Putin backing `evil person´ in Syria´s Assad, says Trump

Nick Mcbride
April 21, 2017

The toxic gas attack on April 4 prompted the USA to launch missile strikes on a Syrian air base and widened a rift between U.S. and Russian relations. China, Kazakhstan and Ethiopia abstained.

The U.S. has blamed the Syrian government for launching a deadly chemical attack in Khan Sheikhoun that killed over 80 people on April 4, and responded by striking a Syrian air base.

President Donald Trump declared Wednesday that U.S. -Russia ties "may be at an all-time low", and Tillerson struck a similar tone after a day of talks in Moscow. Russian Federation has alleged that the victims were killed by toxic agents released from a rebel chemical arsenal and warned against putting the blame on Damascus until an independent inquiry has been conducted.

In Moscow, US Secretary of State Rex Tillerson was meeting counterpart Sergey Lavrov for talks which got off to a frosty start, with the Russian politician branding the American cruise missile strike "illegal".

The Russian leader also accused the West of playing the Syrian card to try to consolidate the solidarity shaken by Trump's election victory by casting Russia as a common enemy. "I think, new attempts will be made".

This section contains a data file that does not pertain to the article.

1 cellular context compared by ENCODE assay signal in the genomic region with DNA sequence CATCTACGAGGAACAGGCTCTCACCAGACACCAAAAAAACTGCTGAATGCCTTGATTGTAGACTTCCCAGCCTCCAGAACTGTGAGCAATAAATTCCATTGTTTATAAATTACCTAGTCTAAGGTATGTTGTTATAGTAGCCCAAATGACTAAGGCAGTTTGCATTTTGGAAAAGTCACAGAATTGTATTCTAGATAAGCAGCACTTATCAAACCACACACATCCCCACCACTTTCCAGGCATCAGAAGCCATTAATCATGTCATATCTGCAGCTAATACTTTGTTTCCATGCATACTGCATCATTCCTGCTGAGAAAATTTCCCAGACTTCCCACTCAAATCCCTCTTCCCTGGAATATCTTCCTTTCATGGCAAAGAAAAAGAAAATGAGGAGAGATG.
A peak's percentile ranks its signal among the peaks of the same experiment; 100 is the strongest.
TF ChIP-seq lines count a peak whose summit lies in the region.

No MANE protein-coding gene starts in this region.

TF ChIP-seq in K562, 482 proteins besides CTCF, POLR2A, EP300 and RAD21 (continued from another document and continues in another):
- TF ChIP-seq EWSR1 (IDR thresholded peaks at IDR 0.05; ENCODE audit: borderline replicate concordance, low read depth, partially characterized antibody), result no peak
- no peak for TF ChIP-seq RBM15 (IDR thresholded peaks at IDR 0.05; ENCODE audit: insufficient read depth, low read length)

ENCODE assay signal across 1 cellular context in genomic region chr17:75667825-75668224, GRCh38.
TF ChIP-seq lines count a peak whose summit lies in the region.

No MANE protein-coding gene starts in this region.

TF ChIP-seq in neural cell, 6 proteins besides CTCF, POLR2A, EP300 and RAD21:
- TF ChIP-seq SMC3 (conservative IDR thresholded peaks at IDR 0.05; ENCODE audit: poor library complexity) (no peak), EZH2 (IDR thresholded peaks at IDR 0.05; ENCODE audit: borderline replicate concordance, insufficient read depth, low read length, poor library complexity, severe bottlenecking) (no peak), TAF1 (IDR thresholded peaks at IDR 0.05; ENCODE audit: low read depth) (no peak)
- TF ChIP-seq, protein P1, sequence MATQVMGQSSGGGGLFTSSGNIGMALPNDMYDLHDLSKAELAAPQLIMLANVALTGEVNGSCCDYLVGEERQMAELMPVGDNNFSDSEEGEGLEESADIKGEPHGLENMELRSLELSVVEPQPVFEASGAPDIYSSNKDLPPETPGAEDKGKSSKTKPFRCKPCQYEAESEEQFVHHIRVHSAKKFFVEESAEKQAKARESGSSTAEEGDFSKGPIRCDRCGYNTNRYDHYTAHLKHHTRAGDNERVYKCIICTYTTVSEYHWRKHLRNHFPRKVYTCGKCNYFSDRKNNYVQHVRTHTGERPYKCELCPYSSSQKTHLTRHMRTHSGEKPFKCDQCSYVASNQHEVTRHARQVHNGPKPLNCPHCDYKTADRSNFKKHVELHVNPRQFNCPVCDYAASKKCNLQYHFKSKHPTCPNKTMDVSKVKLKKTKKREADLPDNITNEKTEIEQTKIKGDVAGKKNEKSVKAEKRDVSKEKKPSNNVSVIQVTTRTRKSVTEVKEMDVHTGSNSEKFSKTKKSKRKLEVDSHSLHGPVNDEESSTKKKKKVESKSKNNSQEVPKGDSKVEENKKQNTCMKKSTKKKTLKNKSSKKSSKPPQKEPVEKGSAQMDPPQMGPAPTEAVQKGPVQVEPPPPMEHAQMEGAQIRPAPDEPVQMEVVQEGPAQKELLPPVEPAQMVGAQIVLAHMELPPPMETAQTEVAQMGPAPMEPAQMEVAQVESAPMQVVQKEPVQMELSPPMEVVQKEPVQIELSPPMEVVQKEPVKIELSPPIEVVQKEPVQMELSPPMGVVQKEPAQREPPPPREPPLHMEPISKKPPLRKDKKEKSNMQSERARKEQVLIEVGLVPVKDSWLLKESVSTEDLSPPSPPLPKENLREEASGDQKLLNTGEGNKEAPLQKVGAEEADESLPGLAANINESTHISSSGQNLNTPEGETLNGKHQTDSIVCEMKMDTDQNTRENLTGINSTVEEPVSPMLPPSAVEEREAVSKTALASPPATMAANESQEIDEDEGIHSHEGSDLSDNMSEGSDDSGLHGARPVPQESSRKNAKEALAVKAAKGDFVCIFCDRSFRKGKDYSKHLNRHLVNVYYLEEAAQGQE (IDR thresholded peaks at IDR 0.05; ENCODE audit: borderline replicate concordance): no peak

Trump's comments on the state of U.S.

In some ways, Russia's official military presence in Syria could make the situation potentially even more menacing now compared to what it was during the war in Vietnam, when the Soviet Union never officially acknowledged its military involvement. Most recently, Russian Federation blocked a council resolution in February condemning Syria for chemical attacks using chlorine gas.

Analysis of the samples was carried out by chemical weapons scientists at Porton Down and tested positive for sarin "or a sarin-like substance". The U.S. issued advance notice to Russian Federation to avoid hitting its personnel before unleashing a volley of 59 Tomahawk cruise missiles from U.S. warships in the Mediterranean.

Putin denounced the US strike and called the chemical attack a provocation aimed at blaming Assad.

But the day before the United Nations vote, Russian President Vladimir Putin called for a United Nations investigation into the incident -- though he blamed the incident on rebels, not Assad.

Aerial photo of al-Shayrat airfield where US airstrikes hit. However, this appears impossible with the recent confrontations between the countries over Syria, and the ongoing investigations of Russia's alleged interference in the United States presidential elections.

The draft resolution that Russian Federation vetoed expressed "determination that those responsible must be held accountable", and demanded that Syrian government gave "immediate and unfettered access" to all sites and individuals.

It also asked the United Nations secretary general, Antonio Guterres, to provide monthly reports on whether the Syrian government was cooperating.

Other reports by VgToday

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